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Epidemiology of Stroke

Learning objectives

  • Incidence and prevalence of stroke
  • Impact of stroke - living with disability, cost
  • Changes in stroke epidemiology
  • Future predictions


Epidemiology is defined in wikipedia as the study and analysis of the distribution and determinants of health and disease conditions in defined populations. With respect to stroke it helps to show the number of new strokes per year (incidence)and the numbers of those living who have had a stroke (prevalence). We can also see the effects of stroke in terms of mortality. The distribution of stroke in a population can also help us to highlight potential causes and relationships. Finally it helps us to plan and invest in and deliver appropriate hospital and community services.


Stroke is the third biggest killer in England and the main cause of adult neurological disability - Stroke killed more than 40,000 people in 2009 in England and over 12,000 in NHS Midlands and East. Stroke is common, dangerous and expensive and for many is either lethal or disabling. It is the third biggest killer after heart disease and cancer in England. It is the main cause of adult disability. Stroke killed more than 40,000 people in 2009 in England and over 12,000 in NHS Midlands and East.

Around two thirds of people will survive their stroke, but half of stroke survivors are left with long term disability and dependent on others for everyday activities. There are an estimated 900 000 stroke survivors in England, half of whom are dependent on others for care at an estimated cost of £8bn per year (about €9bn or $13bn for our overseas readers). Over 300,000 people are living with moderate to severe disabilities as a result of stroke. The direct cost of stroke to the NHS is estimated to be £2.8 billion. The cost to the wider economy is £1.8 billion. The informal care cost is £2.4 billion. Stroke patients occupy around 20 per cent of all acute hospital beds and 25 per cent of long term beds. Stroke units save lives: for stroke patients general wards have a 14% to 25% higher mortality rate than stroke units.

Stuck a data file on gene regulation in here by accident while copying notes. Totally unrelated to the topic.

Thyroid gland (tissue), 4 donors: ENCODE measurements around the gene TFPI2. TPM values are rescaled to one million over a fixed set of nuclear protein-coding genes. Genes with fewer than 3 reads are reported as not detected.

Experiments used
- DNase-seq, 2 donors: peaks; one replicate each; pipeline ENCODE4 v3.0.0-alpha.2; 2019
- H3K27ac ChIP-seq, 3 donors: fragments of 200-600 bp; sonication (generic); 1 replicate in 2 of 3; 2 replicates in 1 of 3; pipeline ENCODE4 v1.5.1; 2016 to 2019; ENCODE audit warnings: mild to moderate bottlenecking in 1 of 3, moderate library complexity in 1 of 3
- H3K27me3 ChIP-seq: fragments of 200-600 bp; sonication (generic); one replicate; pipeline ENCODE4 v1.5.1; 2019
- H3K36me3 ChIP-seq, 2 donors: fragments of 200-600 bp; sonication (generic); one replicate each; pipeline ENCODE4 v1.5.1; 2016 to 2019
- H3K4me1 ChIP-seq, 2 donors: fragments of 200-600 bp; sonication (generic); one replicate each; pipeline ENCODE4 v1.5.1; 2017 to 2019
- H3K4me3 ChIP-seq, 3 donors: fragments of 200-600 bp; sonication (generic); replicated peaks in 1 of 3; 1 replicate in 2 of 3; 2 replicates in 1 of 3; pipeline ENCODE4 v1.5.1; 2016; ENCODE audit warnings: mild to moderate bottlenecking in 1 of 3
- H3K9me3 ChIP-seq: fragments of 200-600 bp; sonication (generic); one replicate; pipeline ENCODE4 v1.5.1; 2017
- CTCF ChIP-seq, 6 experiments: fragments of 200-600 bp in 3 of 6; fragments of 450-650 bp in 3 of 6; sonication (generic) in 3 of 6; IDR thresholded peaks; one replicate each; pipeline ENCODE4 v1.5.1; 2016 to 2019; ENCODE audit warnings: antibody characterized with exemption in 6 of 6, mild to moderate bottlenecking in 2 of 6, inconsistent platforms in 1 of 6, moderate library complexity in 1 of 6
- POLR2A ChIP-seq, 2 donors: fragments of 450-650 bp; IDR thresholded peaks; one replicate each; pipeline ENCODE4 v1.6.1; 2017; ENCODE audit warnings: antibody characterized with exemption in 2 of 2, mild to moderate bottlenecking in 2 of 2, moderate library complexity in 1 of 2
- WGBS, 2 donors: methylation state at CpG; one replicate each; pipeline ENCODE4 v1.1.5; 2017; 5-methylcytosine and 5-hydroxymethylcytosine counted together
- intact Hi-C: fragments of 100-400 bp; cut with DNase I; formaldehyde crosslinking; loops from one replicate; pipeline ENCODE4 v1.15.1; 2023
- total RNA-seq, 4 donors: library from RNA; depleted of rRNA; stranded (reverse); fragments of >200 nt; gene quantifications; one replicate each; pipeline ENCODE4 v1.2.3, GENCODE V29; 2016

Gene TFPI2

In a study across Europe total stroke incidence ranged in men ranged from 101.2 to 239.3 per 100000 (95% CI,82.5 to 123.0). The risk of stroke among European populations in our study varied more than 2-fold in men and women. On average, higher rates of stroke were observed in eastern and lower rates in southern European countries. The annual incidence of TIA is around 0.05% of the population of the UK. The good news is that stroke incidence rates fell 19% from 1990 to 2010 in the UK. The average age of stroke affected patients has decreased in recent years.

Facts and Figures

For every 100,000 people in a year in the UK there are
Incidence is 164 First Strokes + 57 Recurrent Strokes
10 Subarachnoid haemorrhages
44 Male stroke Deaths
33 Female Stroke Deaths
Prevalence 1,500 existing stroke cases
Prevalence 1,000 with moderate disability following stroke

Prevalence - The Stroke Burden

For every 100,000 people in the UK there are 1,500 existing stroke cases and 1,000 with moderate disability following stroke. There is a wide variation worldwide and even within countries of stroke numbers. Stroke is probably under reported.


Black and Asian patients are more likely to have a greater risk of haemorrhagic strokes and to have them at a younger age group than whites. They have a greater incidence of hypertension and diabetes. Sickle cell is commoner in Black patients. White patients are more likely to have AF, smoke and take alcohol.


Those from lower income groups are more likely to have strokes and more severe strokes compared with those from higher income groups.

Stroke Belt